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Introduction to the Social Media Toolkit

 Social media toolkit for sports commentators; social media success without the heavy lifting.

If you’re working for a Provincial Sport Organization (PSO), club or other sports organization, you probably don’t have a lot of time on your hands. You’re making do with just a few staff members, some of whom may be volunteers. You’ve got a small or non-­‐existent communications budget and you’re constantly battling to convince the media that your sport is worthy of attention even though you’re not the Canucks. Now, you’re being told that your communications strategy has to include social media. You don’t have time for social media, you tell yourself. And besides, social media is just people sharing what they had for breakfast and posting photos of their kids. Maybe you’ve got concerns about privacy or safety. Maybe you just don’t get what all the fuss is about.
 

That’s where we come in. This guide is intended to help PSOs, clubs and other sport-­‐ related organizations navigate the confusing and rapidly evolving world of social media. Our main goal is practicality. We’ll stay away from buzzwords, jargon and Internet speak. We won’t ask you to live attached to your smart phone or become a “social media guru.”
 

We, by the way, are also not social media gurus. That name implies that there is something mystical about social media or that you need a special set of skills to do it. You don’t. The communication skills you already have will serve you just fine in the digital age. We are communications professionals from a variety of sport organizations who jumped headfirst into social media and splashed around until we figured out what we were doing. We want to take what we’ve learned and help you jump in with a little less splashing.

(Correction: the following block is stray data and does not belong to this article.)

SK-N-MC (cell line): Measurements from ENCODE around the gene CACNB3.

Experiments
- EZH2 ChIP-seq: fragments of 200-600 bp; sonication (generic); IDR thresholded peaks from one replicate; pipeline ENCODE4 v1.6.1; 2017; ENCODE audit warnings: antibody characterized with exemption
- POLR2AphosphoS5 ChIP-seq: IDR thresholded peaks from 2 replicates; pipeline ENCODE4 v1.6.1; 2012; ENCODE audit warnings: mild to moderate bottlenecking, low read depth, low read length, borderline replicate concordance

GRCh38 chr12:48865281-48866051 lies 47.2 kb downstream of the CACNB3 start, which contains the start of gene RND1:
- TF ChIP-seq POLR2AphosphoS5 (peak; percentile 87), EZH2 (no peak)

This toolkit will help you make small, concrete changes in your communications plan in order to take advantage of all that social media can offer you. It’s broken down in to a series of self-­‐contained modules so you can get the help you need quickly. We’ve also included handy worksheets and exercises intended to spark your creativity and help you tell your story in a new way.
This guide is intended for beginning and intermediate social media users, though we will touch on more advance topics like Google Analytics and Search Engine Optimization. All modules will be colour-­‐coded based on level of difficulty.
As we roll out this toolkit, we value your feedback. Tell us what works, what doesn’t work, and what you’d like to see more of. To do so, email the toolkit’s head author Arley McNeney at arley@bcwheelchairsports.com, or leave a comment on viaSport’s Facebook page (https://www.facebook.com/ViaSportBC).

Welcome to the Social Media Toolkit for Sports Communicators. We hope it’s helpful and we hope this is the beginning of a more connected sports sector.


About the Project
 

viaSport would like to acknowledge and thank BC Wheelchair Sports Association for their expertise and leadership in developing this project, which is a legacy of the 2010 World Wheelchair Rugby Championship and 2012 Canada Cup International Wheelchair Rugby Tournament. The modules for the social media kit were written by Arley McNeney, Communications Manager for BCWSA. Arley has degrees in Creative Writing and History from the University of Victoria and a MFA from the University of Illinois. She is a Paralympian in wheelchair basketball and the author of two successful books – Post and The Time We All Went Marching.
 

Arley would like to thank the Viasport Communications Taskforce for their valuable input, and Fannie Smith for lending her expertise to the project.
 

We acknowledge the financial support of the Province of BC in this project.

Province of BC, viaSport, and BC Wheelchair Sports logos

Social Media Toolkit

The social media toolkit for sport communicators is intended to help B.C. sport organizations, clubs and other sport-related organizations navigate the confusing and rapidly evolving word of social media.